Living with a chronic health condition can often feel isolating and may lead to undesirable outcomes such as treatment abandonment and misuse of medicine. To tackle this issue, Young Leader Ezra Anecho started the project entitled ‘A pilot digital survivorship advocacy campaign targeting treatment abandonment and herbal medicine abuse‘, an advocacy campaign that aims to provide a platform to highlight the stories of young people who survived cancer in Uganda, as well as shine a light on the perspectives of family members, caretakers and health providers, in hopes of reducing the incidence of treatment abandonment and the misuse of herbal medicines. The campaign also aims to empower young people affected by non-communicable diseases (NCDs) to share their health stories and lived experiences.
- Reducing the incidence of treatment abandonment and the misuse of herbal medicines
- Promote community involvement and participation in the fight against cancer
- Reduce the stigma and fear of cancer across all socioeconomic groups
- Develop informative educational materials
- Establish a database for cancer survivors
- Increase awareness about cancer survivorship
Creating a sense of community
Documenting the journeys through storytelling
To achieve the project goals, Ezra partnered with Uganda Child Cancer Foundation, Uganda Cancer Institute and Uganda Cancer Society to use video storytelling to cover the journeys of 11 cancer survivors and their caretakers from the Uganda Cancer Institute. The videos give an intimate view of the struggles, victories and ongoing experiences they faced when dealing with cancer.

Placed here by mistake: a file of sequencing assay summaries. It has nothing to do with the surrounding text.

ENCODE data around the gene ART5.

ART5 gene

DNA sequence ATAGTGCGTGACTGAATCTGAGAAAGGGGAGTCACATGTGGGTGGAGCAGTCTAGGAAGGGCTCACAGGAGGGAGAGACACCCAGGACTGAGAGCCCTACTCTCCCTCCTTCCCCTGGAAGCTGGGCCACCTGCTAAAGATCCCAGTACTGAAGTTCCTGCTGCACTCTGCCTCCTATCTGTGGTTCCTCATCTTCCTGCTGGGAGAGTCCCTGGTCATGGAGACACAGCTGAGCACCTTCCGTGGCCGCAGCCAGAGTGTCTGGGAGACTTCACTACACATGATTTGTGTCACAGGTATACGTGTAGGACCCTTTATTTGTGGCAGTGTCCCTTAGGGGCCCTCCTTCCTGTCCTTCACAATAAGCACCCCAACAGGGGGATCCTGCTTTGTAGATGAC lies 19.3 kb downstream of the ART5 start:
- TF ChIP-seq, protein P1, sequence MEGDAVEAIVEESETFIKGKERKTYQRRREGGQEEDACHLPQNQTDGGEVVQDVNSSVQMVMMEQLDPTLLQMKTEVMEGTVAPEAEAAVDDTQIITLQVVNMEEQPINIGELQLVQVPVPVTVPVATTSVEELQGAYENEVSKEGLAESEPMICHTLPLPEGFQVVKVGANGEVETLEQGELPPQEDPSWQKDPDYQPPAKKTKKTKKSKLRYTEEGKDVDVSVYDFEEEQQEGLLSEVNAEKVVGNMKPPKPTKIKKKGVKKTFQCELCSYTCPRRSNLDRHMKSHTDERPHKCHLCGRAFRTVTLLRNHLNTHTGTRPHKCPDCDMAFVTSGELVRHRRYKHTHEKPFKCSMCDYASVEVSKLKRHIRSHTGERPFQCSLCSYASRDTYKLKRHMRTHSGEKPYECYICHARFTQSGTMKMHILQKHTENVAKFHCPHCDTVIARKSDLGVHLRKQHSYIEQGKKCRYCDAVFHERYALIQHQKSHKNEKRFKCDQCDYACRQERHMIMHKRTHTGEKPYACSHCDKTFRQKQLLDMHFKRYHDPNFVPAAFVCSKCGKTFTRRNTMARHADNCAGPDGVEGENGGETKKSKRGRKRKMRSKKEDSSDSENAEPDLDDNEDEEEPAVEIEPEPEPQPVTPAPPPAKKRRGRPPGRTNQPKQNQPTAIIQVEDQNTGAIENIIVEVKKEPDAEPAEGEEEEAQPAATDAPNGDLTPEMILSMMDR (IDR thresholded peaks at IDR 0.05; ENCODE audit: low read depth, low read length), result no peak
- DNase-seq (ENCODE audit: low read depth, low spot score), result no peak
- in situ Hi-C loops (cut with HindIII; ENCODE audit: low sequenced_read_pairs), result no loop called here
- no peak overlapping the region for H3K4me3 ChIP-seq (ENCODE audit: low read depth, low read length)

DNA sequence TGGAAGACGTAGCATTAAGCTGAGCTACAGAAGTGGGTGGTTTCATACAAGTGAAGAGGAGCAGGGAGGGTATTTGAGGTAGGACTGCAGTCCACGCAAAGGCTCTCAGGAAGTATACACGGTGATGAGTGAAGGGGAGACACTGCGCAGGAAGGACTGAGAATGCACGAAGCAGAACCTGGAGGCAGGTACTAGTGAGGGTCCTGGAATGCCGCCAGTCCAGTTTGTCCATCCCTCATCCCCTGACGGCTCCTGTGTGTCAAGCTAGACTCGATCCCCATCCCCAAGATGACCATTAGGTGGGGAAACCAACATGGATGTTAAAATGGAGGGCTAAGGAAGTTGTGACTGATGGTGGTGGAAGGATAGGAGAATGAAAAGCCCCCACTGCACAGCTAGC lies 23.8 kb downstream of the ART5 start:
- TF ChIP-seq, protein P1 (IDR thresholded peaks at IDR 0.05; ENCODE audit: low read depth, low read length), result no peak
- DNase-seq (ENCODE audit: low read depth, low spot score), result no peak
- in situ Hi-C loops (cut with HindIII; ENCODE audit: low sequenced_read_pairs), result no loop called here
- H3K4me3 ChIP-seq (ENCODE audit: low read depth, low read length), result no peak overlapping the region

“A unique aspect about this initiative is its empowerment of young people affected by NCDs and giving them a platform to share their health stories and lived experiences and thereby foster a sense of community,” says Ezra.
Childhood cancer run
The project team organized a “colour run” event to create a sense of “belonging” among the local cancer community and to reduce the stigma and fear that is often associated with cancer.
The successful event attracted over 1,500 people and received extensive local media coverage.
In addition to the run, the project also launched a survivor’s community workshop that attracted over 100 participants. The workshop served as a platform to interact directly with survivors, healthcare professionals and the public, giving everyone a chance to engage in meaningful conversations and share resources.
The team has plans to build on the momentum of the successful “colour run” event and incorporate it as an annual event that will continue to highlight cancer survivorship, as well as raise funds to help support vulnerable families in accessing cancer care.
The team will continue to engage with the survivorship community, utilizing the survivor database that has been established and keep survivors informed about upcoming events and initiatives, all with the goal of supporting more families in their journey towards recovery.